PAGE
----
Not just schmups or platformers. I now have the patience for some strategy games, puzzle games, RPGs and on and on.

Though I can't lie; I'm still a sucker for a good brawler.

EDIT

I just wanted to add that the best part of being a parent is being able to visit Toys R Us with impunity again.

Have you guys seen what they've been doing with Nerf guns? Swoon!

As another proud member of team 73, I've been gaming my whole life, and I don't plan on stopping. It's what I do with my spare time. Now I only need to find more spare time.

Random old guy memory: in the 80's, Nickelodeon gave away a "Toys R Us Shopping Spree" where a kid had 5 minutes to grab anything they could. In the ads, they always showed an excited kid grabbing toys off the shelf, shoving them into a cart, and running to the front of the store. The kid always headed back to grab a bike as well. As a child, I daydreamed about winning that prize. Back then, to buy a videogame at Toys R Us you picked up a paper slip, got it stamped at the register, and then brought it to the pick up window. In my dream of winning the prize, I just ran down the videogame aisle, grabbed every slip I could and shoved it in my cart.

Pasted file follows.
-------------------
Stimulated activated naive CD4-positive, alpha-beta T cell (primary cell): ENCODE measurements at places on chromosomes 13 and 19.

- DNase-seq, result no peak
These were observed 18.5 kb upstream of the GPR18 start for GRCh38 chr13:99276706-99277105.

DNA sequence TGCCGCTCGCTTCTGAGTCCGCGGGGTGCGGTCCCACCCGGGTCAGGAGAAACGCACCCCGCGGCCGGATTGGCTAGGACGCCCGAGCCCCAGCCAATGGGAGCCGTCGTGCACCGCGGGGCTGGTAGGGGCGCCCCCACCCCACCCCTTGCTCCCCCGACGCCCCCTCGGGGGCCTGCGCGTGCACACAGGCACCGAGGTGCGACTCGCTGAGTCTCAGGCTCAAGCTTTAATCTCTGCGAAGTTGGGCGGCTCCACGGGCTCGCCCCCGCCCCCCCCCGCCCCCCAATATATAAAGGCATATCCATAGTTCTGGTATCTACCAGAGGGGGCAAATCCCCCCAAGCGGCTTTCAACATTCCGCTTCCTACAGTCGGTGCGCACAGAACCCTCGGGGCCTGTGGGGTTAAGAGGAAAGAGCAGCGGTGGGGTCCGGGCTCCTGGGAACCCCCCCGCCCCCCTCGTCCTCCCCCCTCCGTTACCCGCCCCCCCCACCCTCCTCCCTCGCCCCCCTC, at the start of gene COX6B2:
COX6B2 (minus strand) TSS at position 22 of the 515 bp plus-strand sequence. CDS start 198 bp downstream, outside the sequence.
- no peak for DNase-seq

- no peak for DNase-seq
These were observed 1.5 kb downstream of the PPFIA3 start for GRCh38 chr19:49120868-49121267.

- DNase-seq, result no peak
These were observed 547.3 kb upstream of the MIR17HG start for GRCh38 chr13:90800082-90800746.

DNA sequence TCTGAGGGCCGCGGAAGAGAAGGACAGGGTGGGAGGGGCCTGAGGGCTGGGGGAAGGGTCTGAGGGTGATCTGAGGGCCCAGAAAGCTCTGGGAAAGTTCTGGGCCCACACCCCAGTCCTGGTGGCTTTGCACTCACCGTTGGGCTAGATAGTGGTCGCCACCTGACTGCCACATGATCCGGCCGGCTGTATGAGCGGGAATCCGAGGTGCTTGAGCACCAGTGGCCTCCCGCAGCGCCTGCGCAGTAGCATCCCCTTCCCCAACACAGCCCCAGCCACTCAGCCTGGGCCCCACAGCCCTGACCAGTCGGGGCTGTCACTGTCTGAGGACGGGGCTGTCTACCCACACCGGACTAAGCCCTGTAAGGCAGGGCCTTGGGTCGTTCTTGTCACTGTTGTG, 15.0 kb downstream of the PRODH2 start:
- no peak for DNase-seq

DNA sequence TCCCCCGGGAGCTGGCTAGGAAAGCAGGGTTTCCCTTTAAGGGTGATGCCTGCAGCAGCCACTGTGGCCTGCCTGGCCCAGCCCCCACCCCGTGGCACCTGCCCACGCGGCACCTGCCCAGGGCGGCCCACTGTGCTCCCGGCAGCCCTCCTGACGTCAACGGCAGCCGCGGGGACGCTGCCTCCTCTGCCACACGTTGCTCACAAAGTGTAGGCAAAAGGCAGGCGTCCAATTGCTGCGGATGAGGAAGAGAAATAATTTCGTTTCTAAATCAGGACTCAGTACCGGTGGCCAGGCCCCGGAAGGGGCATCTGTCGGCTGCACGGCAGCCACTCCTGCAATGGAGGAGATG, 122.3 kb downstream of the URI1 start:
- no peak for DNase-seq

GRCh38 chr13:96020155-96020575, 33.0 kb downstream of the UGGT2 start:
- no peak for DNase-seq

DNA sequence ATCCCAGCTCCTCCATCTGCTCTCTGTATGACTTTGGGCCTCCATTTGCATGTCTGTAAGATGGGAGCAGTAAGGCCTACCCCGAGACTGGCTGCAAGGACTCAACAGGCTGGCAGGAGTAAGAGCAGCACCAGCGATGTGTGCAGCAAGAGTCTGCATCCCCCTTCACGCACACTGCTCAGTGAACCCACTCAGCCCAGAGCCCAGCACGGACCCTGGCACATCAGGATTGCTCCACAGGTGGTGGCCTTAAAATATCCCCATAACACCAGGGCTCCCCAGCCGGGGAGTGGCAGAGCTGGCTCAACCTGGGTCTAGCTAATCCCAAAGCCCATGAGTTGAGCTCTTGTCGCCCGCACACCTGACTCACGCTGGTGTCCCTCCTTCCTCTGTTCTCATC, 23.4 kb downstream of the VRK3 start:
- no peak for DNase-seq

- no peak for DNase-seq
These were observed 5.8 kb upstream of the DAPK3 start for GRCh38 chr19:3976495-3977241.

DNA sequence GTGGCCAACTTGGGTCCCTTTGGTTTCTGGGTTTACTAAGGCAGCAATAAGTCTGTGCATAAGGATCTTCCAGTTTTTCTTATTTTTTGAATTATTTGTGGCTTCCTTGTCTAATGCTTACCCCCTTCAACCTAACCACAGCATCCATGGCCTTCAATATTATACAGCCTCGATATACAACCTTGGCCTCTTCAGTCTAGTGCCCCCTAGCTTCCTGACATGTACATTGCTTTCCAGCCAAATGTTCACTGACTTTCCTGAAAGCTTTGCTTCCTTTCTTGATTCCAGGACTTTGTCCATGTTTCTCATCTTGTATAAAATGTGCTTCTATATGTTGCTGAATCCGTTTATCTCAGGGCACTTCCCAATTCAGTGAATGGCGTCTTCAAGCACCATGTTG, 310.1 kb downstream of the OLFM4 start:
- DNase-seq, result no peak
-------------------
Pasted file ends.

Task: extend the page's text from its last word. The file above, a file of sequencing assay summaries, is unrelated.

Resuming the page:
Aristophan wrote:
Random old guy memory: in the 80's, Nickelodeon gave away a "Toys R Us Shopping Spree" where a kid had 5 minutes to grab anything they could. In the ads, they always showed an excited kid grabbing toys off the shelf, shoving them into a cart, and running to the front of the store. The kid always headed back to grab a bike as well. As a child, I daydreamed about winning that prize. Back then, to buy a videogame at Toys R Us you picked up a paper slip, got it stamped at the register, and then brought it to the pick up window. In my dream of winning the prize, I just ran down the videogame aisle, grabbed every slip I could and shoved it in my cart.